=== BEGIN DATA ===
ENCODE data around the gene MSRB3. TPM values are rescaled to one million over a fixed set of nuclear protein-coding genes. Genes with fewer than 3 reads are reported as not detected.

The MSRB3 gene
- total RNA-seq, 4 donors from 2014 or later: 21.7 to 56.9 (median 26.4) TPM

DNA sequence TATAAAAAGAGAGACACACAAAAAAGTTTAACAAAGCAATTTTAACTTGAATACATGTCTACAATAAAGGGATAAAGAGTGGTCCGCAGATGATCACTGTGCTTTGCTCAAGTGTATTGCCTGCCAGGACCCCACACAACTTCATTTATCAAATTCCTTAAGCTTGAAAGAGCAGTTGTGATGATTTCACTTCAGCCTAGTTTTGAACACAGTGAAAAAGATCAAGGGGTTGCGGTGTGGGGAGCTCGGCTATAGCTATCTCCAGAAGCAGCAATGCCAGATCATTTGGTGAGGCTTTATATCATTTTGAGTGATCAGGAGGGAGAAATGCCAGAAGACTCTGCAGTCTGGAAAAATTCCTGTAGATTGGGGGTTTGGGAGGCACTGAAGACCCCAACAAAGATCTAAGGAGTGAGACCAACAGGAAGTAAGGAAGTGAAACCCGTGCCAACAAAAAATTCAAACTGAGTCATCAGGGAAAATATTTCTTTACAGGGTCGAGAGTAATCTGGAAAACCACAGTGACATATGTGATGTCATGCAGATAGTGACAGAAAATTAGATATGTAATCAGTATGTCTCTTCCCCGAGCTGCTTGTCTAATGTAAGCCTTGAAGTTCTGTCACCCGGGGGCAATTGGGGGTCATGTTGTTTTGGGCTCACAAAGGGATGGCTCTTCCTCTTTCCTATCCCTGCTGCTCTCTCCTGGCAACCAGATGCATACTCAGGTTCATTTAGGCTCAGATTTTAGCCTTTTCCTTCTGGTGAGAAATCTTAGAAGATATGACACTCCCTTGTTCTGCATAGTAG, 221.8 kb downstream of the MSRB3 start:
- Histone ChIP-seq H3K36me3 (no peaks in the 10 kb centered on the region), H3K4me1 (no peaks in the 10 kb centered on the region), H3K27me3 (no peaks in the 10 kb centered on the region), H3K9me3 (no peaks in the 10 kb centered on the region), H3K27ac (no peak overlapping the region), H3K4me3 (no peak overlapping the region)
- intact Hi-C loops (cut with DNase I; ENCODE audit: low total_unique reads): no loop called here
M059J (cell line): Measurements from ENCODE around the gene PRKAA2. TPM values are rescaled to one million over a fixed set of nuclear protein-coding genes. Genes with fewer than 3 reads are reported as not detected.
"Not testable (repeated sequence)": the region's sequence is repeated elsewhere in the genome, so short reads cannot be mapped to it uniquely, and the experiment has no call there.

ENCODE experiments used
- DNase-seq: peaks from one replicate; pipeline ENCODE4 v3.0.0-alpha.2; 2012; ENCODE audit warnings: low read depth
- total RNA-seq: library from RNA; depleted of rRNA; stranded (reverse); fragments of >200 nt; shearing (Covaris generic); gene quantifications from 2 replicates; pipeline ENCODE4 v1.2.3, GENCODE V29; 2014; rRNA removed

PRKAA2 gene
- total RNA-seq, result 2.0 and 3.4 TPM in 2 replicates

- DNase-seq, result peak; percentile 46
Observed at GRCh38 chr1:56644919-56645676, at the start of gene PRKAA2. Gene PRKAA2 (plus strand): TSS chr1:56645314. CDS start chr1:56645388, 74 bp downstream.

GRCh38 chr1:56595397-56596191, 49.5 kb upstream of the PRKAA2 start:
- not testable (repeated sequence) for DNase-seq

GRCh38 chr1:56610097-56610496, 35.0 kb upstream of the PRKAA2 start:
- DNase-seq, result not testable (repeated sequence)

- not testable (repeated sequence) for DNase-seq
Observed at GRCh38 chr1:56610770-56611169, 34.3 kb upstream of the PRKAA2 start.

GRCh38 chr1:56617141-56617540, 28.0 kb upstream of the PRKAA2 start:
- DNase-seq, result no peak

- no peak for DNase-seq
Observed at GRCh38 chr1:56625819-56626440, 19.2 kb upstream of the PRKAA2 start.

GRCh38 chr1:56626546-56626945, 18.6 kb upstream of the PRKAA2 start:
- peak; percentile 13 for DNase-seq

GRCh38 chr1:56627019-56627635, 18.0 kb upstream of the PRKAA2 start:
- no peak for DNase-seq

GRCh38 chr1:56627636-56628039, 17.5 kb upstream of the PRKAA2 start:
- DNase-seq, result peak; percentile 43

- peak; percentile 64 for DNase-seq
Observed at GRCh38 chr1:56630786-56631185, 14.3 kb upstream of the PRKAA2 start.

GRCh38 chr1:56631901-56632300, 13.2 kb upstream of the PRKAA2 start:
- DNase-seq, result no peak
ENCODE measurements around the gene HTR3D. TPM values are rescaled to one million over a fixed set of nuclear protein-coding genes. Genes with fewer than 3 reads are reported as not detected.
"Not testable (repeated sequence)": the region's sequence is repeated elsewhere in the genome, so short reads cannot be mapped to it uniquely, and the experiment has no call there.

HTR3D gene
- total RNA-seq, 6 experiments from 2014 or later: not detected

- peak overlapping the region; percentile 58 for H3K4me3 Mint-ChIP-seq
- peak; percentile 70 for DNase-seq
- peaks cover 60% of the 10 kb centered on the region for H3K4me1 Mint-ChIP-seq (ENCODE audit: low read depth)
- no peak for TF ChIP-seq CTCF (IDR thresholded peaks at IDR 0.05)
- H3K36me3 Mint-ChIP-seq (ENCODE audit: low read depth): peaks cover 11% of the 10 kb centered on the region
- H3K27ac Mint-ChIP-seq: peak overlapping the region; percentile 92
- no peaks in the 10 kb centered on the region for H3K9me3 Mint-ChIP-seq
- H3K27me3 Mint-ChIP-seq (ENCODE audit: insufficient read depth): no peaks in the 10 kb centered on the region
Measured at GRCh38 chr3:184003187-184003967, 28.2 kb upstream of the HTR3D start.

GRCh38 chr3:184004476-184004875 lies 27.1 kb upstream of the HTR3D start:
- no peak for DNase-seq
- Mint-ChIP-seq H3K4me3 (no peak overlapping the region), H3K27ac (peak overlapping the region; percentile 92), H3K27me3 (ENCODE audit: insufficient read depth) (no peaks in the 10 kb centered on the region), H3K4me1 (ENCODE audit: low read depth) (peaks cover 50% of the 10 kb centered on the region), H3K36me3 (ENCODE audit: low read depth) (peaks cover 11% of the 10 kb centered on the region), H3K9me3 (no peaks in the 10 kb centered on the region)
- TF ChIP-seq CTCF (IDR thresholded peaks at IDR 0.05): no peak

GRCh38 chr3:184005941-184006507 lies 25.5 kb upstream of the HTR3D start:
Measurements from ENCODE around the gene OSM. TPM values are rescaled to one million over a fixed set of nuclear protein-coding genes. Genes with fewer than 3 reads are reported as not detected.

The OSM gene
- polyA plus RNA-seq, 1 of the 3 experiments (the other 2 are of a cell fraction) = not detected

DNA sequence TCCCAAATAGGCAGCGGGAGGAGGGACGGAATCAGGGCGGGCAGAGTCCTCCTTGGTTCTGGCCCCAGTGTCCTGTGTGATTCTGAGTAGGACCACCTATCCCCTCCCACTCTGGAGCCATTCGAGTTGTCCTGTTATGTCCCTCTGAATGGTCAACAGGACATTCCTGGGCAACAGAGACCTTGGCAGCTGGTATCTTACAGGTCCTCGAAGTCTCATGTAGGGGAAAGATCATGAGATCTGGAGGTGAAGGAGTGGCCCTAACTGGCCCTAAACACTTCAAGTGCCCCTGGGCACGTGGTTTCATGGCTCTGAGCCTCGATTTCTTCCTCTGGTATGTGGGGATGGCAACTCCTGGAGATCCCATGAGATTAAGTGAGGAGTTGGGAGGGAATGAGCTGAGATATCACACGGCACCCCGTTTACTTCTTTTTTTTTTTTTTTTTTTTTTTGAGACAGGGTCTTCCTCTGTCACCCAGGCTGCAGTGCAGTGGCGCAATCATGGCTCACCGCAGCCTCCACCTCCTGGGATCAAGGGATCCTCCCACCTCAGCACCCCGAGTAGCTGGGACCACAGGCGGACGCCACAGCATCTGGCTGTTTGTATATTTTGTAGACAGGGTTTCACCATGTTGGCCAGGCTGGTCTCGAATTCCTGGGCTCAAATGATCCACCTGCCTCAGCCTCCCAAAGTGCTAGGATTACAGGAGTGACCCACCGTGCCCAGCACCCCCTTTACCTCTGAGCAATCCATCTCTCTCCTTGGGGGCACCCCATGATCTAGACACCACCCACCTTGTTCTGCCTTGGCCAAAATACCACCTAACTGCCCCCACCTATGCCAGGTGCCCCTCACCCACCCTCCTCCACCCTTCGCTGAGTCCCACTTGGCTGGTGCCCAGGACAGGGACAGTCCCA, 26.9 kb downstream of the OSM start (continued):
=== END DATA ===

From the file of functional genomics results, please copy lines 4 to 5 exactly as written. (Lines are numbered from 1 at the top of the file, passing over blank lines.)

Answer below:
DNA sequence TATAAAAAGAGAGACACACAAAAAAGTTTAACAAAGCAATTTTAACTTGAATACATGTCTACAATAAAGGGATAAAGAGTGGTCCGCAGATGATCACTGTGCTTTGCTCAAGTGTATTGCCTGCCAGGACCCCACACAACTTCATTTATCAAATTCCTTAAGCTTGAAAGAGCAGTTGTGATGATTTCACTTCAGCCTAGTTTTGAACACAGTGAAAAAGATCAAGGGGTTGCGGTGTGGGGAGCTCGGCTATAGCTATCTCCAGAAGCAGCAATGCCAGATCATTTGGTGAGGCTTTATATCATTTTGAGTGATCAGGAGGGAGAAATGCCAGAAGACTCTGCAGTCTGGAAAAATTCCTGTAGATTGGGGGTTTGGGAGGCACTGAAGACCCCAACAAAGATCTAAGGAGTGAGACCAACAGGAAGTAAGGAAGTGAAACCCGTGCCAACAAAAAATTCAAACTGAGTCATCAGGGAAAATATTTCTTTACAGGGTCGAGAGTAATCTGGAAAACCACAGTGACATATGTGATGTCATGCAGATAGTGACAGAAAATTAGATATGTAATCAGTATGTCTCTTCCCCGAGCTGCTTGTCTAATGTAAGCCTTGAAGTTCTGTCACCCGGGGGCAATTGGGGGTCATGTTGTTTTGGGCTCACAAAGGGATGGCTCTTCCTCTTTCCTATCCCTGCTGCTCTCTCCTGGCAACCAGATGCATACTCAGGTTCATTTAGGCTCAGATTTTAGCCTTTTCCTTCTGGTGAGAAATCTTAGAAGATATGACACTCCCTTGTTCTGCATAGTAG, 221.8 kb downstream of the MSRB3 start:
- Histone ChIP-seq H3K36me3 (no peaks in the 10 kb centered on the region), H3K4me1 (no peaks in the 10 kb centered on the region), H3K27me3 (no peaks in the 10 kb centered on the region), H3K9me3 (no peaks in the 10 kb centered on the region), H3K27ac (no peak overlapping the region), H3K4me3 (no peak overlapping the region)